It’s simple; people go to the trash can, throw it in the trash can, and walk away without a second thought.
But how often do people think about where their trash goes? How often do people take action to separate their trash and recycle it properly? As such, people often don’t care how and where they dispose of their waste or recycle it.
This is just one of the situations where the idea of sustainability is beneficial.
Fortunately, Taylor University has several measures in place that promote sustainability. These measures range from reducing food waste to saving energy and water. Many of these measures are not only financially beneficial, but they also help us better manage the many resources that people often take for granted.
Phil Grabowski, Assistant Professor of Sustainable Development Program, said:
Grabowski explained that if the waste is properly segregated, the recycled waste will be sold to companies, which will generate income for the university. Any waste in the bin has to go to a landfill, and Taylor has to pay for it.
Recycling is not only more economically beneficial for universities, but also more sustainable for the environment. When something that should have been recycled ends up in the garbage, it goes to a landfill and stays there indefinitely.
“The message I want my students to hear is to recycle properly, pay attention to the signs, put things in the right bins, and don’t throw your salad in the recycling bin. Through it all,” he said. Grabowski said. “Things get polluted and everything goes in the trash.”
There are many other types of waste, such as water waste, food waste, and energy waste.
Grabowski advises avoiding unnecessarily long showers, as a lot of energy is used to get water from the source to the faucet. A slightly shorter shower not only saves water, it also saves the energy used to transport and heat the water.
“When students waste food, or when someone wastes food, it goes into landfills and usually produces methane, which is a greenhouse gas,” said Grabowski. Not only is there the pollution aspect, but there is also all the waste that went into growing that food, processing that food, and transporting it here.”
Luckily, Taylor University has measures in place to prevent some food waste, such as feeding employee cows and pigs skins and scraps, and freezing pristine food to donate to the community. there is.
When it comes to wasting energy on the move, driving short distances may be convenient, but walking is usually healthier for your body and mind. Walking also helps reduce the amount of emissions from your car. Bikes and skateboards are also great options if you want faster transportation.
In fact, Michael Gebbert, co-chair of the Department of Biology, Environmental Sciences, Public Health and Sustainability, manages a garage next to the Ockenga Honors Lodge, which offers bike rentals and allows students to fix their own bikes. doing.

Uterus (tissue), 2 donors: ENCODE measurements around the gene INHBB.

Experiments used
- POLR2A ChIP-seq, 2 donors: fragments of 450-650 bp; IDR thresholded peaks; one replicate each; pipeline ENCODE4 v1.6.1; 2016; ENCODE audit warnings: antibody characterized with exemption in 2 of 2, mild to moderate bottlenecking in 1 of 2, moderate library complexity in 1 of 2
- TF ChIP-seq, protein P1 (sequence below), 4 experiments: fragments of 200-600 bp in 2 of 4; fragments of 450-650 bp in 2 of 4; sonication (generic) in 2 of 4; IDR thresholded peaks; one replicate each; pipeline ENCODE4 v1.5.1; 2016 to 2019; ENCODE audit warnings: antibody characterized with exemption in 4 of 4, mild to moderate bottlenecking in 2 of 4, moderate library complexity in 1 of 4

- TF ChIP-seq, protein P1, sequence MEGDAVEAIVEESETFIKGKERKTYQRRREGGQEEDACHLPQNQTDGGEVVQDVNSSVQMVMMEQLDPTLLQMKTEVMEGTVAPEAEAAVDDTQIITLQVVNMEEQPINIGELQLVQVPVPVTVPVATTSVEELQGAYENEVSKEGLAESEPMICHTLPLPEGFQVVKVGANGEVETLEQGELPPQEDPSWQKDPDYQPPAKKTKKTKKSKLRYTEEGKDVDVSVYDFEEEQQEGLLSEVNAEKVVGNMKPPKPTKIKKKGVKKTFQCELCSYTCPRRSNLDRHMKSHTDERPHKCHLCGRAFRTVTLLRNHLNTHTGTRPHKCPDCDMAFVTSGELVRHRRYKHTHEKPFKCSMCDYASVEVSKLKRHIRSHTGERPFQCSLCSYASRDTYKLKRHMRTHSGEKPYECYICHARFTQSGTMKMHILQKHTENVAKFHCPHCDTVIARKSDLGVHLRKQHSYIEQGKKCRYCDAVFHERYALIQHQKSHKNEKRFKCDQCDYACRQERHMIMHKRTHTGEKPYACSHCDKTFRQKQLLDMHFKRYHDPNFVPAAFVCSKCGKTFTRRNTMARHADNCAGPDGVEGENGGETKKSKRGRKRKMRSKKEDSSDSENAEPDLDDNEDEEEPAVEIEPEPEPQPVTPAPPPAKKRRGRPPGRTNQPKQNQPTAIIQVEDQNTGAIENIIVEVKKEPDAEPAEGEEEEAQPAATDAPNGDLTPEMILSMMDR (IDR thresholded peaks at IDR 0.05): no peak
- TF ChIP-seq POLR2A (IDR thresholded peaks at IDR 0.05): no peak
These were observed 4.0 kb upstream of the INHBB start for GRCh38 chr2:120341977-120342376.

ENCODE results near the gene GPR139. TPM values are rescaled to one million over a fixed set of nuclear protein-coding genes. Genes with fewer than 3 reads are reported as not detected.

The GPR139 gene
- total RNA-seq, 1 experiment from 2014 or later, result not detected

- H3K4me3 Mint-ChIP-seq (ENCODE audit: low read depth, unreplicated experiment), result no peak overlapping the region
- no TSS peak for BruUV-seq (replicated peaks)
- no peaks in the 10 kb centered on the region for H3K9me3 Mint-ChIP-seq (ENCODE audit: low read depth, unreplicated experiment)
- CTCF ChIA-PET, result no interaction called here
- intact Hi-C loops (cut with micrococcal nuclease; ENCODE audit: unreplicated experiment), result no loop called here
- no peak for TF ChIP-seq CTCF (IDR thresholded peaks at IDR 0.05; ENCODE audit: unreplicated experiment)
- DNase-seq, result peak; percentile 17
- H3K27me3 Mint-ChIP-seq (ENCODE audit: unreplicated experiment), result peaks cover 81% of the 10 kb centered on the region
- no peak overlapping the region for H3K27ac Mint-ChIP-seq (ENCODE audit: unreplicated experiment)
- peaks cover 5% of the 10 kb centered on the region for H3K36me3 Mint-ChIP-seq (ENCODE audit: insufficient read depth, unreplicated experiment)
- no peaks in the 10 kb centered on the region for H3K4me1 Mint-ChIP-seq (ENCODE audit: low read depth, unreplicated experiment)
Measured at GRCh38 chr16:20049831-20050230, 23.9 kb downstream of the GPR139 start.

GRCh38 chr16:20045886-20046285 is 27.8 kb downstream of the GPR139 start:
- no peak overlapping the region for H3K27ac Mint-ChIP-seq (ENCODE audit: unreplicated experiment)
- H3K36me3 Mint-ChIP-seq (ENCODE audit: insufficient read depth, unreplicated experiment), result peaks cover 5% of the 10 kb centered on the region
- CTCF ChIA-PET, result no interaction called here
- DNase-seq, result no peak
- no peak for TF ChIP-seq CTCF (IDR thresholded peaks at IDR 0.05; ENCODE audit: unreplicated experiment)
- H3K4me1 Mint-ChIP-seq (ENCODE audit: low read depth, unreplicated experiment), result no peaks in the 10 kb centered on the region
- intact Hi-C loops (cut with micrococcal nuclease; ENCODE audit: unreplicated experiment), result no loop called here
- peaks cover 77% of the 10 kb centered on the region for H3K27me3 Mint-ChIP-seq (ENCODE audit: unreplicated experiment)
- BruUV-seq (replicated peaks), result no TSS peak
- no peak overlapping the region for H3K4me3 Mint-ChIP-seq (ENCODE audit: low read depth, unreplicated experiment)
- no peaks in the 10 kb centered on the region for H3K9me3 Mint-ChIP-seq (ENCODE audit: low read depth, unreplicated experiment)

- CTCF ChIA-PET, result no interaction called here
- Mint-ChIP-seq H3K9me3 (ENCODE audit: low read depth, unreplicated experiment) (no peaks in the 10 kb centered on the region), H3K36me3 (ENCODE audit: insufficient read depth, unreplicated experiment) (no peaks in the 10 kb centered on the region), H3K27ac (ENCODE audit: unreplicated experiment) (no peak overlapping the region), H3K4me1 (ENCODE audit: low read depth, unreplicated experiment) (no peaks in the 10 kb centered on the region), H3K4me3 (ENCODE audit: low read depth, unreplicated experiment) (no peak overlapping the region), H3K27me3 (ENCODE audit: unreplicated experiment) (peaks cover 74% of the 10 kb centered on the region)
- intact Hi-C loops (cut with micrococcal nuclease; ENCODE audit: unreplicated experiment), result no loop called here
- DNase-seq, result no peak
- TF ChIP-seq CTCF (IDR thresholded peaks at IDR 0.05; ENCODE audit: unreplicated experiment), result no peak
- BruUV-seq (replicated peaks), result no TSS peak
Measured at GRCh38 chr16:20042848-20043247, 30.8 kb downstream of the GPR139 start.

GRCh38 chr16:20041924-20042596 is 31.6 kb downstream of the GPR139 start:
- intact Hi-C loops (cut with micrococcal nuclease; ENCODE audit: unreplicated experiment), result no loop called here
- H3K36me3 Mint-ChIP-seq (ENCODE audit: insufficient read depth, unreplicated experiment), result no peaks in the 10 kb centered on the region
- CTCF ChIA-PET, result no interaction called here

Some students may tend to downplay sustainability efforts or ask, “Why should I care?”
Environmental Science major James Bates provided the answer.
“The simple answer to ‘why should others care’ is because you are human and you live on Earth,” Bates said. “If you were a human being and lived on Earth, whether you were aware of it or not, you would be heavily dependent on everything on Earth, and even more directly on the particular system in which you live nearby. You depend on the water cycle in your area, the carbon cycle in your area, you depend on the crops that grow around you, and the trees and vegetation that grows around you. increase.
Bates explained that his concern for the environment and creation derives from his knowledge and experience with that creation.
He compared this advance from knowledge to care to how he takes care of his own body. People learn about their bodies, learn how to take care of them, and understand the importance of taking care of them.
“If we don’t invest in them[environmental aspects]and don’t abuse them, we not only lose this part of our mission in Genesis where we are called to care for creation Frankly, we don’t even have the benefit of surviving,” Bates said.
Bates emphasized the importance of fostering awareness and appreciation for the environment by putting oneself in a place where one can experience and learn about the environment.
He also expressed how easy it is to ignore the importance of resources and the environment as a result of access to resources such as water, food and energy.
“I want the students here to at least have water, electricity, food, […] Many of them are finite sources,” Bates said. “So, at the very least, think about these things, take the most action, and change the way you live to use (resources) more conservatively.”
Students interested in learning more about environmental science can explore Taylor’s Stewards of Creation Club, which is actively working to raise awareness of sustainability on campus. For more information, please contact Juniper Tucker (firstname.lastname@example.org), Jared Hyatt (email@example.com), or Emily Hudson (firstname.lastname@example.org). Additionally, the residence halls have volunteer sustainability assistants to promote sustainable practices. We welcome students from all majors and departments.